The Roma don’t decide the outcome of the elections in Bulgaria

Post Society

A topic that is discussed a lot around elections time in Bulgaria is the Roma community and vote buying. One persistent narrative is the notion of the controlled and bought Roma vote, which has been touted by some as being crucial in determining the results of Bulgarian elections.

However, an analysis suggests that this perspective is not only simplistic but is also largely overstated.

Demographic limitations

Understanding demographic nuances is crucial when assessing the impact of any specific community on electoral outcomes. Even if we were to assume that every single Roma voter was controlled or bought (a gross exaggeration), this demographic would still not possess the sheer numbers needed to significantly impact the overall electoral outcome.

Bulgaria has an estimated population of around 6.5 million people. According to the most recent data on the ethnic composition of the population based on the National Statistical Institute’s (NSI) Census 2021, which is held once every 10 years, the number of Bulgarians who self-identify as Roma is declining.

Only 4.4 percent, or 266,720 people, identified as Roma in 2021, compared to roughly 4.9 percent, or 325,343 in 2011. This amounts to a 0.5% decrease.

People from the Roma ethnic group are distributed territorially in all regions of the country. The largest share of the Roma ethnic group is in the regions of Sliven – 15.3%, and Montana – 11.5%, followed by Shumen – 8.0%, Dobrich – 7.2%, and Yambol – 7.1%.

Relative share of self-identified Roma ethnic group by regions as of 7 September 2021 (Data: National Statistical Institute)

Also, not all Roma are 18+ in order to have the right to vote. A significant part of the Roma are children. According to the NSI data 26.6% of the Roma in Bulgaria are between 0-14 years old.

This makes it the youngest community in the country. Yet one of the fastest declining ones.

And while the presented number may look significant, it is essential to understand that the Roma community, in terms of voting capacity, still remains a minority compared to the overall population.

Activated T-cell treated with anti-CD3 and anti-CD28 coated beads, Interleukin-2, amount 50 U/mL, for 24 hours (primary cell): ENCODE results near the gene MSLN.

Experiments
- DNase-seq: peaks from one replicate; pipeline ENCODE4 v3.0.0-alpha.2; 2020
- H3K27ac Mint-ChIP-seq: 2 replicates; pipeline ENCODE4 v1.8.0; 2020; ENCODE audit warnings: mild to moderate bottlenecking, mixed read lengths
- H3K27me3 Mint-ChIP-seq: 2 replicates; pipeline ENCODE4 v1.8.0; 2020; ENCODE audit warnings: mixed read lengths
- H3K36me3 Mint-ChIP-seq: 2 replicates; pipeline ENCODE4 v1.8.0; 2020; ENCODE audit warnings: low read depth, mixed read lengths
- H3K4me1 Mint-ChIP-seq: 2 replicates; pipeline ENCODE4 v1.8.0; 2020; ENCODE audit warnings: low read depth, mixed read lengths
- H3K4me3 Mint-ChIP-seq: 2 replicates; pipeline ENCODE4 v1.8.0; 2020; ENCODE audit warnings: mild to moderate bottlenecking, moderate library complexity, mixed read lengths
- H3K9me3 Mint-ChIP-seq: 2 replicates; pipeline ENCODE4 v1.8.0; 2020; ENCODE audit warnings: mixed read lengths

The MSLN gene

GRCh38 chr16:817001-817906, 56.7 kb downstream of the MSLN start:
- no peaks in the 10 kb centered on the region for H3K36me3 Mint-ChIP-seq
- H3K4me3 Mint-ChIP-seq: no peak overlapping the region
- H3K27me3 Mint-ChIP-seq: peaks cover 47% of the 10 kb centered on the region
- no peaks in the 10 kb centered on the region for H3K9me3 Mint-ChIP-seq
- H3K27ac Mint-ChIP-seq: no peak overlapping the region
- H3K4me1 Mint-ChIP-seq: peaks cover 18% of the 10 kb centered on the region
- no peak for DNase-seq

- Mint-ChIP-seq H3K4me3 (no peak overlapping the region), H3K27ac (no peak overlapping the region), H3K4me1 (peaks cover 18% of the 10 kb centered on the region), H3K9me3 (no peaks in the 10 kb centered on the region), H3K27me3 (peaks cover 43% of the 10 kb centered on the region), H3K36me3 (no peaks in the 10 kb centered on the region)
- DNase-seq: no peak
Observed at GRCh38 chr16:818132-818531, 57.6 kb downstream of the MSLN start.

Voter turnout, affected by various factors such as political engagement, awareness, or socio-economic barriers, often doesn’t represent the entire eligible voting populace. Thus, when considering the Roma population, only a fraction would be casting votes, further reducing the potential impact of this group on the election outcome.

Different segments within the community, based on factors like age, gender, education, and socio-economic status, may have differing political priorities.

Hence, viewing the entire community through a singular lens, based merely on ethnicity, can lead to inaccurate conclusions.

The numbers talk

An analysis of the last five parliamentary elections and the local elections in 8 Roma polling stations in Sliven shows a record low turnout, ranging between 5% and 8%. Such was the turnout among some of the Roma who live in Nadezhda, one of the biggest Roma neighborhoods in Bulgaria.

Out of nearly 9,000 eligible voters, only 559 votes (including the votes of party advocates and observers) ended up in the polls in the April Parliamentary elections this year. This makes a turnout of 6.28%.

The number of polling stations in VI Primary School “Bratya Miladinovi” is exactly 8. Almost 100% of the votes were casted by Roma people from the Nadezdha district. A significant number of Roma also vote in the neighboring VIII Primary School “Yuri Gagarin”, where the polling stations are rather mixed (both Roma and Bulgarians vote there), which makes it difficult to analyze to what extent the voters there are Roma.

As for the local elections on October 29, 2023, the number of people who went out to vote for their favorite party and candidate is slightly more than 1300 people, while the people with a right to vote are more than 8400. This means that the voter turnout is about 13%.